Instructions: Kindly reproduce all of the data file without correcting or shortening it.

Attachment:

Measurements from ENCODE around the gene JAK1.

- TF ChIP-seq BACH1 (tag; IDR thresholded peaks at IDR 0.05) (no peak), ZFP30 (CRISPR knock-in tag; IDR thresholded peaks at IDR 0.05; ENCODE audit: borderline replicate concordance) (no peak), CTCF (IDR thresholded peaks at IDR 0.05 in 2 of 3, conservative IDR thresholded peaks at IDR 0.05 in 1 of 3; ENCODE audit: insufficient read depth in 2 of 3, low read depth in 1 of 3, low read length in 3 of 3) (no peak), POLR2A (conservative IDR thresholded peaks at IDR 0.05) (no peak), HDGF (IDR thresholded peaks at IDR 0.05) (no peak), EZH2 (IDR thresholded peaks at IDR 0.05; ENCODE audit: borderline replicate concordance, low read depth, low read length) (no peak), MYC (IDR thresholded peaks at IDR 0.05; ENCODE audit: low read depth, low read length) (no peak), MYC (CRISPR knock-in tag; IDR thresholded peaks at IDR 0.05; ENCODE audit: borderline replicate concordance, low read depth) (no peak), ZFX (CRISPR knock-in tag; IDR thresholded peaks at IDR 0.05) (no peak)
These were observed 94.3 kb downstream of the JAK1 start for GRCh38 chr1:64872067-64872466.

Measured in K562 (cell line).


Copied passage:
Measurements from ENCODE around the gene JAK1.

- TF ChIP-seq BACH1 (tag; IDR thresholded peaks at IDR 0.05) (no peak), ZFP30 (CRISPR knock-in tag; IDR thresholded peaks at IDR 0.05; ENCODE audit: borderline replicate concordance) (no peak), CTCF (IDR thresholded peaks at IDR 0.05 in 2 of 3, conservative IDR thresholded peaks at IDR 0.05 in 1 of 3; ENCODE audit: insufficient read depth in 2 of 3, low read depth in 1 of 3, low read length in 3 of 3) (no peak), POLR2A (conservative IDR thresholded peaks at IDR 0.05) (no peak), HDGF (IDR thresholded peaks at IDR 0.05) (no peak), EZH2 (IDR thresholded peaks at IDR 0.05; ENCODE audit: borderline replicate concordance, low read depth, low read length) (no peak), MYC (IDR thresholded peaks at IDR 0.05; ENCODE audit: low read depth, low read length) (no peak), MYC (CRISPR knock-in tag; IDR thresholded peaks at IDR 0.05; ENCODE audit: borderline replicate concordance, low read depth) (no peak), ZFX (CRISPR knock-in tag; IDR thresholded peaks at IDR 0.05) (no peak)
These were observed 94.3 kb downstream of the JAK1 start for GRCh38 chr1:64872067-64872466.

Measured in K562 (cell line).